How much does he weigh these days? Enough.
Enough to be another weapon in Tennessee's offensive arsenal. Enough to catch seven passes for 73 yards in the Vols' second full-scale scrimmage. Enough to catch three passes for 26 yards in the third. Enough to record the longest reception of the spring, a 38-yarder on April 5. Enough is ... well, enough.
Big plays are nothing new for Paige, who averaged an eye-popping 26.8 yards per catch as a junior at Sterlington High in Monroe, La. He averaged 21.0 as a senior and was selected to play in the U.S. Army All-American Game. Not surprisingly, he was one of the most celebrated members of Tennessee's 2007 signing class.
When Paige reported to UT packing just 175 pounds on his 6-1 frame, however, his wiry build got even more publicity than his glowing resume'. The questions died down a bit when he redshirted last fall but picked up again in the weeks leading up to spring practice.
Interestingly enough, Paige heard the question more from his own coaches than he did from pesky reporters.
"At the beginning of the spring, the coaches were asking me a lot of questions about it," he recalls. "They wanted me to gain another 10 pounds."
As the scrimmage catches began to increase, however, the weight questions showed a corresponding decrease.
"I don't know what I weigh now," Paige says. "I haven't gotten on scales in about a week and a half. Now that I'm catching balls and kind of tearing it up a little bit – showing 'em I'm durable – the coaches haven't really questioned me about it."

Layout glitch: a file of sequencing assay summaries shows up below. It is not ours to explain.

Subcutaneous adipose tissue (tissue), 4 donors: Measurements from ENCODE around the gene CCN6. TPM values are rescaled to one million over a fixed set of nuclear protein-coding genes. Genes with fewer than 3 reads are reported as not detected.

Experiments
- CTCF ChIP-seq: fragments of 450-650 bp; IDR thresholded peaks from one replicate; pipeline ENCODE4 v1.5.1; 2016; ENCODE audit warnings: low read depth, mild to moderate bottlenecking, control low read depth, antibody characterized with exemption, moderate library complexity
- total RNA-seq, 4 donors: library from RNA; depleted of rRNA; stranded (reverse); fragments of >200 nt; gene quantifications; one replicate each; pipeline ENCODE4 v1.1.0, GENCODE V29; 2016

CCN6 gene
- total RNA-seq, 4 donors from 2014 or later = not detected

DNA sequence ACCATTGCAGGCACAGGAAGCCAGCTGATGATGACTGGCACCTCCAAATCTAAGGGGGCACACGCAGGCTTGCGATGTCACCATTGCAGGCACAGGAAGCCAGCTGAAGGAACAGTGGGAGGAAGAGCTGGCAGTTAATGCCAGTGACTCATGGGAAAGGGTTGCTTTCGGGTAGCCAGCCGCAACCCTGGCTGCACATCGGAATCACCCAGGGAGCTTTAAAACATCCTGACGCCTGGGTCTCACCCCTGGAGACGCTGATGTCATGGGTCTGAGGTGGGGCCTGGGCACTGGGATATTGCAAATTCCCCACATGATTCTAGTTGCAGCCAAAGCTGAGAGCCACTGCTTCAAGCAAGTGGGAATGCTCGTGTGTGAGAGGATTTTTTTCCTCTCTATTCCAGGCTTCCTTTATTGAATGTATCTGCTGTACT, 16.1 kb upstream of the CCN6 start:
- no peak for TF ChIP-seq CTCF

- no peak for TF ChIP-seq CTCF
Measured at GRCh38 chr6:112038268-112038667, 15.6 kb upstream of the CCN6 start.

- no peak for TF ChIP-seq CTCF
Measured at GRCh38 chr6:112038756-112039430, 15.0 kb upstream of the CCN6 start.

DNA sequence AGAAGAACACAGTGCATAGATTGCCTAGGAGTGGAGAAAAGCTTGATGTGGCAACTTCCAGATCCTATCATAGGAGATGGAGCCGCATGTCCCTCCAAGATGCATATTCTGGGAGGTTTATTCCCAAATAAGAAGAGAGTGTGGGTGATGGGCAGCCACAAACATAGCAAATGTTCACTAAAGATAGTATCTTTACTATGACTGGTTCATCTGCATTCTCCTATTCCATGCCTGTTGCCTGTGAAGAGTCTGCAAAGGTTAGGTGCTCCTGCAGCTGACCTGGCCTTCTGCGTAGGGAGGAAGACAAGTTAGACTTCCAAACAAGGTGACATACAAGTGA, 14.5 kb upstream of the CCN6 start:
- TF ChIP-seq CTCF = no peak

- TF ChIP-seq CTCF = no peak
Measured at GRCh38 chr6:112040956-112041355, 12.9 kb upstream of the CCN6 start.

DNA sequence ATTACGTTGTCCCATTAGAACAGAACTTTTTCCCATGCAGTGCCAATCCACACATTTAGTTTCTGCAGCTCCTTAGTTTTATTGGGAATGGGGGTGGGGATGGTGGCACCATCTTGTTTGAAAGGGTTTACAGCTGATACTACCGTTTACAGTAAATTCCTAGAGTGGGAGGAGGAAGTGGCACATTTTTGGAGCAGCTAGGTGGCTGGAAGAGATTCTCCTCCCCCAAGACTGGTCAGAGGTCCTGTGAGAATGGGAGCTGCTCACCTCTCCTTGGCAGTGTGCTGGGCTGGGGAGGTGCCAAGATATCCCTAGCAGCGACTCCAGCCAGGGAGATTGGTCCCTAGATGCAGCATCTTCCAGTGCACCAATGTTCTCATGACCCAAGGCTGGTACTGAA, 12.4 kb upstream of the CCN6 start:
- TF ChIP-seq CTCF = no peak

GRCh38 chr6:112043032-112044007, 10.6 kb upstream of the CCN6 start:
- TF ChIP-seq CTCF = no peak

Paige's eye-catching performances this spring are not surprising. He's just beginning to show the skills Tennessee knew he had when it signed him.
"I'm doing better," he says. "It's a gradual process, and I'm just trying to get better every day."
After being a superstar in high school, Paige's confidence took a bit of a hit last fall. Classmates Denarius Moore and Gerald Jones earned playing time as freshman receivers. Paige did not. Now that his confidence has returned, he should be a significant contributor for the 2008 Vols.
"The big difference between last fall and now is just basically being comfortable in what I'm doing and how I'm progressing," he says. "I'm more confident and learning how to work and use my abilities."
He's also learning how to fit into new coordinator Dave Clawson's West Coast Offense. Asked how it differs from the attack Tennessee played last fall, Paige answered without hesitation.
"Detail. There's a lot more detail in this offense," he said. "Everything is more about timing and everything. Last year it was more about running to areas. This year it's more of a line drive, which is good because you can hit the holes (soft spots) and see seams a lot better."